180 grams of nickel chloride were dissolved in 3 liters of pure water, followed by addition of aqueous ammonia to adjust the pH to 4.3. The resulting solution was subjected to an ion-exchange treatment by adding 300 grams of synthetic crystalline alumino-silicate Y. This process was repeated 5 times. Then, another ionexchange treatment was repeated 3 times by adding 2 liters of 5% aqueous ammonia, followed by washing with pure water. The resulting mass was dried at C. for 24 hours and calcined at 550C. for 3 hours. The mass was then impregnated with tungsten by mixing an aqueous solution of tungstic acid containing ammonium hydroxide and 17% by weight of tungsten. The resulting product was dried at 120C. for 24 hours, calcined at 550C. for hours and then molded by extrusion by addition of a binder. The Catalyst [C] thus prepared was analyzed to find a nickel content of 4.0% by weight and a tungsten content of 10.1% by weight.

The preparative method of Catalyst [D] of known silica-alumina and crystalline alumino-silicate Y substrate is as follows:

200 grams of water glass were dissolved in 1 liter of pure water. To the resulting solution was added with stirring aqueous solution of hydrochloric acid to adjust the pH to 8. The silica hydrogel thus prepared was allowed to stand for 2 hours for aging. To the resulting product were added 290 ml. of aqueous solution containing 46 grams of aluminum chloride. The pH became 3.1. To the resulting mixture was added with stirring 8% aqueous ammonia. Thus, aluminum hydroxide was deposited on the silica hydrogel for making a reaction and the pH was adjusted to 7.8. Then, the stirring was discontinued, followed by aging for 3 hours. After filtering the product, 21 grams of crystalline aluminosilicate Y were added to the filtered silica-alumina hydrogel, followed by mixing sufficiently. The mixture was washed with 3 liters of 3% aqueous solution of am- Table 1 Feed Oil to be hydrotreated Viscosity 43.36 cst at 210F. Sulfur content Nitrogen Pour point 2.69 wt.% 310 ppm +C.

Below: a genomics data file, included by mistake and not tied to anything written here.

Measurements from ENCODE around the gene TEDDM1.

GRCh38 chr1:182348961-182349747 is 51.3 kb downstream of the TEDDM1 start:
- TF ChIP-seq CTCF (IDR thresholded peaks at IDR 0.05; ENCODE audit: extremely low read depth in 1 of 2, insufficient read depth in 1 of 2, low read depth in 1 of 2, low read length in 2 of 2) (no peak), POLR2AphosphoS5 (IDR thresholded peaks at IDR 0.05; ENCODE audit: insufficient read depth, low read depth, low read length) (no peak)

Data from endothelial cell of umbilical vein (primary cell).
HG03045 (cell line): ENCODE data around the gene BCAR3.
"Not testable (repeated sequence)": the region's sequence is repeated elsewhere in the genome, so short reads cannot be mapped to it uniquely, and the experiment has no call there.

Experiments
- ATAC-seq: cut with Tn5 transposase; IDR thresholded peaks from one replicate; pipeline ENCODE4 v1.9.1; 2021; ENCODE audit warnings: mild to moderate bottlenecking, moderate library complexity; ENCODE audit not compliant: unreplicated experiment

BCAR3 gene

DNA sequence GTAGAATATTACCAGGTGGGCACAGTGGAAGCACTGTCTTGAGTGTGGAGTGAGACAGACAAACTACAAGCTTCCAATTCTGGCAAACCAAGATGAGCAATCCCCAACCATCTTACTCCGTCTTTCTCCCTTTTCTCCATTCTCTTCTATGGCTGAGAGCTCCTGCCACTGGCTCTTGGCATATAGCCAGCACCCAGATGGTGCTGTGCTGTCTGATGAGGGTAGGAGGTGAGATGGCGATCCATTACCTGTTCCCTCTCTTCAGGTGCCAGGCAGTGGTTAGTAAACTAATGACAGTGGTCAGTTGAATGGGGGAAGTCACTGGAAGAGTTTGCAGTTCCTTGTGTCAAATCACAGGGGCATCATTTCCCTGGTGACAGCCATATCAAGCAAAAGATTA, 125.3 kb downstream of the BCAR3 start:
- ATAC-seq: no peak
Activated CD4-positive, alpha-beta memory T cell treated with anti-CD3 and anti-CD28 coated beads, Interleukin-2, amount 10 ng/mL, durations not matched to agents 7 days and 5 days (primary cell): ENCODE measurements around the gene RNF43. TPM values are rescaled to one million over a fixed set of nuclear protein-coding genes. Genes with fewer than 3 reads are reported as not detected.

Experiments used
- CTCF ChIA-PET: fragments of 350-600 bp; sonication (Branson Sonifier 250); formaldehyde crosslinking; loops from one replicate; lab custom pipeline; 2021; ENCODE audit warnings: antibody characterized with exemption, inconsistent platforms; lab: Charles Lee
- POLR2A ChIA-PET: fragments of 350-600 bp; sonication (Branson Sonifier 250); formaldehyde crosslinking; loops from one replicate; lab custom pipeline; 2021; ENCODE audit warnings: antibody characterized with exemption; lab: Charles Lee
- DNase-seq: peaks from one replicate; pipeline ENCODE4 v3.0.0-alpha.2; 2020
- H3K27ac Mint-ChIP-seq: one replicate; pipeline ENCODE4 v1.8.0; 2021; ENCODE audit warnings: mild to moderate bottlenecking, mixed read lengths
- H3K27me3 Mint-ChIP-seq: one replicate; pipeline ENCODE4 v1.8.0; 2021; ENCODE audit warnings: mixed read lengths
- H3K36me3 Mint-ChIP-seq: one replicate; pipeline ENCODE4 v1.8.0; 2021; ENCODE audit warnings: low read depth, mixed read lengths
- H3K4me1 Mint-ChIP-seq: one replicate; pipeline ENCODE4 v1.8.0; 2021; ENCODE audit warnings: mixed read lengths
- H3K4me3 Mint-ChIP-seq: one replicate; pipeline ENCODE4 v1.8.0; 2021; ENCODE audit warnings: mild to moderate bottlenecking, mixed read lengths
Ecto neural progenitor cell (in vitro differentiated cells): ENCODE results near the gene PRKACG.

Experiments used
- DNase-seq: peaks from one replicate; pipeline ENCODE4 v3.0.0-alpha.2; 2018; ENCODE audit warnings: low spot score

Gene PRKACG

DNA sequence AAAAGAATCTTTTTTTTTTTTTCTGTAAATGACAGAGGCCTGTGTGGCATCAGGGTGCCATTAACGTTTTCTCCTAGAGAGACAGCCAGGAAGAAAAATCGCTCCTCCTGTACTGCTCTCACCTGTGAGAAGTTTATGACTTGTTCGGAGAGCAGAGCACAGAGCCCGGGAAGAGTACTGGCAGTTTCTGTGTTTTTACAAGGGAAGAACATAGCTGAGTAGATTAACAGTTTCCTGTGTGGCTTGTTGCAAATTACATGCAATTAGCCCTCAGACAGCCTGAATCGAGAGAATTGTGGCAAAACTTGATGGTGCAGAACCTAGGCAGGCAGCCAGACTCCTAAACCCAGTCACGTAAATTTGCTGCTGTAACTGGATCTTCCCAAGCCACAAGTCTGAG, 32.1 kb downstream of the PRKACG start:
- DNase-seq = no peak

Table 2 Yield of hydrotreated oil catalyst boiling point [A] 1 Below 240c. 15 240 340C. 6. Above 340C. 78.

TZiBle 3 Yield of dewaxed lubricating 66.9

fraction I (vol/7c 1 Catalyst Viscosity at 210F.

Viscosity Sulfcr content (wt.71) Nitrogen (ppm) Pour point (C.)

0.01 below 20 index monium nitrate. The washing was repeated 12 times. In the same way as disclosed in the preparation ofCatalyst [A], to the resulting mixture were then added nickel nitrate and silico-tungstic acid, followed by mixing and kneading. After molded by extrusion, the product was dried at 120C. for 24 hours and calcined at 550C. for 5 hours. The Catalyst [D] thus prepared was analyzed to find a nickel content of 7.5% by weight, a tungsten content of 15.1% by weight, a sodium content of 0.2% by weight and an average micro-pore radius of 32 A. A hydrotreating was conducted on propanedeasphalted Arabian vacuum residual oil as a starting material by using four catalysts as described above. Thie reaction was carried out using a fixed bed reactor having continuous flowing type under the reaction conditions: a reaction temperature of 390C; a reaction pressure of 100 Kg./cm. G; a liquid space velocity of 0.7 vol./vol./hr.; and a hydrogen flow rate of 2,000 NTP liter/liter oil. Properties of the feed oilemployed and yield of the reaction product (results of fractional As shown in Tables 2 and 3, the Catalyst [A] of the present invention was found to be able to afford a dewaxed lubricating oil fraction in highest yield, and the lubricating oil fraction having most excellent proper ties.

Moreover, the catalyst was also found to exert highest desulfuration and denitrogenation activity.

Example 2 This example is given in order to illustrate that a useful light oil fraction can be prepared by hydrocracking of an atmosphere-distilled residual oil as a feed oil using the cobalt-molybdenum-silica-alumina-acidtreated natural mordenite of the present invention.